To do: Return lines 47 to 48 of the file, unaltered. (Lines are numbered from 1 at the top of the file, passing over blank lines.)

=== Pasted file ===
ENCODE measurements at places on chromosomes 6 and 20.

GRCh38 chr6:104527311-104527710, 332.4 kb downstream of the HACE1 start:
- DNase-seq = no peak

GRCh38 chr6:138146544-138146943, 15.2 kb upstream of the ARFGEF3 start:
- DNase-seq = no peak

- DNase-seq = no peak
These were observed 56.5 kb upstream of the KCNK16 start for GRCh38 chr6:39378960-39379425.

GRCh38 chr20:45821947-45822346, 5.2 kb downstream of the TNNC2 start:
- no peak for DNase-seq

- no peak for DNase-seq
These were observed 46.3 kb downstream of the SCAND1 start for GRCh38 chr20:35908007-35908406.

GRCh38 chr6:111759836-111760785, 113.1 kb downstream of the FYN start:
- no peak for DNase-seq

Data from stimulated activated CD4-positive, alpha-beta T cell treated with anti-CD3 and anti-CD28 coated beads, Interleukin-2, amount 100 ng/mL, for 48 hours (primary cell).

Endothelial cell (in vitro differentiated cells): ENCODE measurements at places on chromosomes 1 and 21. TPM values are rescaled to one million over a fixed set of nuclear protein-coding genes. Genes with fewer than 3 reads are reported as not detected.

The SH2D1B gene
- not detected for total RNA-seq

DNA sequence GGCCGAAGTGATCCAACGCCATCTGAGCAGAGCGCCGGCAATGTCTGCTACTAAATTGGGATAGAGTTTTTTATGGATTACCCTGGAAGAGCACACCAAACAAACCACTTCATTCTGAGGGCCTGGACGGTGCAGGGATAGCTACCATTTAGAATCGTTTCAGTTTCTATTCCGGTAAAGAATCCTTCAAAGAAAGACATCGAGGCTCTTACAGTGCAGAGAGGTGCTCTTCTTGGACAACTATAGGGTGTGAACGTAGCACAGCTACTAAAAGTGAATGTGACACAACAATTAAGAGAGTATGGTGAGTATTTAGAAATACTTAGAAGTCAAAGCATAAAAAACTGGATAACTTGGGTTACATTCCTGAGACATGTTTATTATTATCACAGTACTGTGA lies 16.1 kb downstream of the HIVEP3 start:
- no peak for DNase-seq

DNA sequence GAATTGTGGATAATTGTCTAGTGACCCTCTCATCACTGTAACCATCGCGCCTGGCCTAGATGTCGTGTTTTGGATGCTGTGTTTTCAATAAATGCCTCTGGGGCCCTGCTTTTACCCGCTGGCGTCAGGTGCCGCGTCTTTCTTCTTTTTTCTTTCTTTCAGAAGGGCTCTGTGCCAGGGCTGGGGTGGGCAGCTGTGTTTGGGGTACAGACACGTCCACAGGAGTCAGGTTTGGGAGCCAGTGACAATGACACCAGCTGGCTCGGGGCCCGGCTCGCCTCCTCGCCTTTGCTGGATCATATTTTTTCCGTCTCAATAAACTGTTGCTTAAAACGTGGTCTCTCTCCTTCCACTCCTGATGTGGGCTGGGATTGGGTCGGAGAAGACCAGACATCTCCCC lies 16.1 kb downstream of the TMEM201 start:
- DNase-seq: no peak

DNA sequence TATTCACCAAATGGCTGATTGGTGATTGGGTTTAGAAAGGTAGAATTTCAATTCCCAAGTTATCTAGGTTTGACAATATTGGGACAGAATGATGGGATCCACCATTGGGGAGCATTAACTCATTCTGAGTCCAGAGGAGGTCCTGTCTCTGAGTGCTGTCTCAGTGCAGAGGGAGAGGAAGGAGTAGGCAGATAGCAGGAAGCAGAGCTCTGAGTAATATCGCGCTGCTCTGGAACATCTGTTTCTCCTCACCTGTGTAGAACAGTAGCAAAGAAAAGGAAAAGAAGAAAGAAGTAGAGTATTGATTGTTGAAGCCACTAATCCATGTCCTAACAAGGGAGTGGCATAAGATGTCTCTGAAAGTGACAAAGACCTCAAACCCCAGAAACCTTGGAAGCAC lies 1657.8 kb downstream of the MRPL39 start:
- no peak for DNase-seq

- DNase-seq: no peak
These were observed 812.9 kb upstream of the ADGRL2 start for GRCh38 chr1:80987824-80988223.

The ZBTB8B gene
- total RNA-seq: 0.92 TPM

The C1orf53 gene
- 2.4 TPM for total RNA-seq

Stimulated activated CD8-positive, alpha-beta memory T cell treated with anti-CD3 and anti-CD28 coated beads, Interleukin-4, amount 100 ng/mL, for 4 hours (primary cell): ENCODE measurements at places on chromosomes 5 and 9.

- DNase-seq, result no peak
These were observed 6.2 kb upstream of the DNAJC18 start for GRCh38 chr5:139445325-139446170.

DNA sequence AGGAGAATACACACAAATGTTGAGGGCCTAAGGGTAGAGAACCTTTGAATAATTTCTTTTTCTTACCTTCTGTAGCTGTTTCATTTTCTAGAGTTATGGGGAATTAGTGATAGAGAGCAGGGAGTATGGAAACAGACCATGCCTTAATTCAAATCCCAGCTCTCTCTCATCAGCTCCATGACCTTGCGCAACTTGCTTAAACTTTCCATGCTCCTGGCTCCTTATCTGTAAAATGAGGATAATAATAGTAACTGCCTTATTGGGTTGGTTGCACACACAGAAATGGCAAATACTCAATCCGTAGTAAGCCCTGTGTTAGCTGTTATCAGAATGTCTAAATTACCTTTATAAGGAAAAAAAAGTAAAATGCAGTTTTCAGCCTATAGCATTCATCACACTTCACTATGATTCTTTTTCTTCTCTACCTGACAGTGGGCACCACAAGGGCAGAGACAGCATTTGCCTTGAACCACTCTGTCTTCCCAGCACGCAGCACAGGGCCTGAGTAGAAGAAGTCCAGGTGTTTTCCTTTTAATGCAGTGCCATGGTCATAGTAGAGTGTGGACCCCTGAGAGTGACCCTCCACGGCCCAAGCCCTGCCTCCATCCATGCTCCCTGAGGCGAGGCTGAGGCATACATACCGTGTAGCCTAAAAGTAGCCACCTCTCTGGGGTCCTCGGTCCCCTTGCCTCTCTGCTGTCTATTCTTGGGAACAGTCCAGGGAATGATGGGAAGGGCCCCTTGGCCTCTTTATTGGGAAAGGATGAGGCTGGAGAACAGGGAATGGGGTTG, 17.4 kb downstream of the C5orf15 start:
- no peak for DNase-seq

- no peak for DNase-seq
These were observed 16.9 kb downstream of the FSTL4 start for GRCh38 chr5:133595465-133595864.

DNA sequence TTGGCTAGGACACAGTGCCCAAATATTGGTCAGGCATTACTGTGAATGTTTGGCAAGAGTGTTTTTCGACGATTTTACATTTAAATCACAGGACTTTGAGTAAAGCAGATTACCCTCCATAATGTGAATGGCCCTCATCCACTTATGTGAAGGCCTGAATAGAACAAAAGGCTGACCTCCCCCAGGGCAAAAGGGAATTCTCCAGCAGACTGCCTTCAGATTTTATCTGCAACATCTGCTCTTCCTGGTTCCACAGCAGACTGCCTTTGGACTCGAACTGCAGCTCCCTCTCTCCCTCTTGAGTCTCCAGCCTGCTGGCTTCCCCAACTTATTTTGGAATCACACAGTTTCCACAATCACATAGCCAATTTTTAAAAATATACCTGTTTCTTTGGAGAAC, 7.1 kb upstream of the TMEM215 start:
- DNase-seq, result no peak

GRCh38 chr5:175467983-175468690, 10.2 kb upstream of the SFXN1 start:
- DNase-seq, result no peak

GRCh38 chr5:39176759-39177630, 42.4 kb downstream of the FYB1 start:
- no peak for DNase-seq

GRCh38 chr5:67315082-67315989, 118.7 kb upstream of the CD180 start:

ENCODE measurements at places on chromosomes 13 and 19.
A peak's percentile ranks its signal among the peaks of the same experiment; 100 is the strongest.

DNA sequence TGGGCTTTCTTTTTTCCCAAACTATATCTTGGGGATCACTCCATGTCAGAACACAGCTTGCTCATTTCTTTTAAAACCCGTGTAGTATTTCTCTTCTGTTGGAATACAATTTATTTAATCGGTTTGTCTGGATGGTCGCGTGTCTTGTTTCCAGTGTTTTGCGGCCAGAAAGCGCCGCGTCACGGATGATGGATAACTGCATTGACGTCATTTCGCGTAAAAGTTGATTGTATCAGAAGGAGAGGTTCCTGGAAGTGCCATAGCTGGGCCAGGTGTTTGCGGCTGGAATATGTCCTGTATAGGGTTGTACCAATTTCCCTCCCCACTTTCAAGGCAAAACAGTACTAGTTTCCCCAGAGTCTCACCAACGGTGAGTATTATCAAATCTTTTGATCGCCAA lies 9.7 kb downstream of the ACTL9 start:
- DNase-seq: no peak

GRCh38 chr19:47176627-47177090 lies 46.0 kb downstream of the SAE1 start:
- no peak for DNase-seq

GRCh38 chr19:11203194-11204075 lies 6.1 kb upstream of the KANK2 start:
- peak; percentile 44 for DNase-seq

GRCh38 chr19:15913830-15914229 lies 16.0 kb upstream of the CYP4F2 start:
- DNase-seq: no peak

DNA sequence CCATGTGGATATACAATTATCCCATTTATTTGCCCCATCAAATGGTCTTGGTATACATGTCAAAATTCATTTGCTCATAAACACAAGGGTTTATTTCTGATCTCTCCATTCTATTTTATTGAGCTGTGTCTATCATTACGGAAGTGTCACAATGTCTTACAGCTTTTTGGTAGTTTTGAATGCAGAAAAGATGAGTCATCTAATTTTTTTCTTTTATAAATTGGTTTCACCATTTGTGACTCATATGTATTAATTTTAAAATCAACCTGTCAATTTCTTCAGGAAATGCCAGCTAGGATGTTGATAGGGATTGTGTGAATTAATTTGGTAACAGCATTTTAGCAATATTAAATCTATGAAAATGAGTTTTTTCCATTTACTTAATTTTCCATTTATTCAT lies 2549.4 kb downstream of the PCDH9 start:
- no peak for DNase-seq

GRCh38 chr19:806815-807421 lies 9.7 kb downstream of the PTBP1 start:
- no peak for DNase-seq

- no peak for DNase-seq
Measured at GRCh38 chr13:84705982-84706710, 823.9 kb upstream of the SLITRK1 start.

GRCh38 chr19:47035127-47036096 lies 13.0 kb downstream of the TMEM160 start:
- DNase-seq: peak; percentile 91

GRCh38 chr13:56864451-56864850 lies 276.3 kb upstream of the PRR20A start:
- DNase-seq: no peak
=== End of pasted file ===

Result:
- DNase-seq: no peak

GRCh38 chr19:47176627-47177090 lies 46.0 kb downstream of the SAE1 start: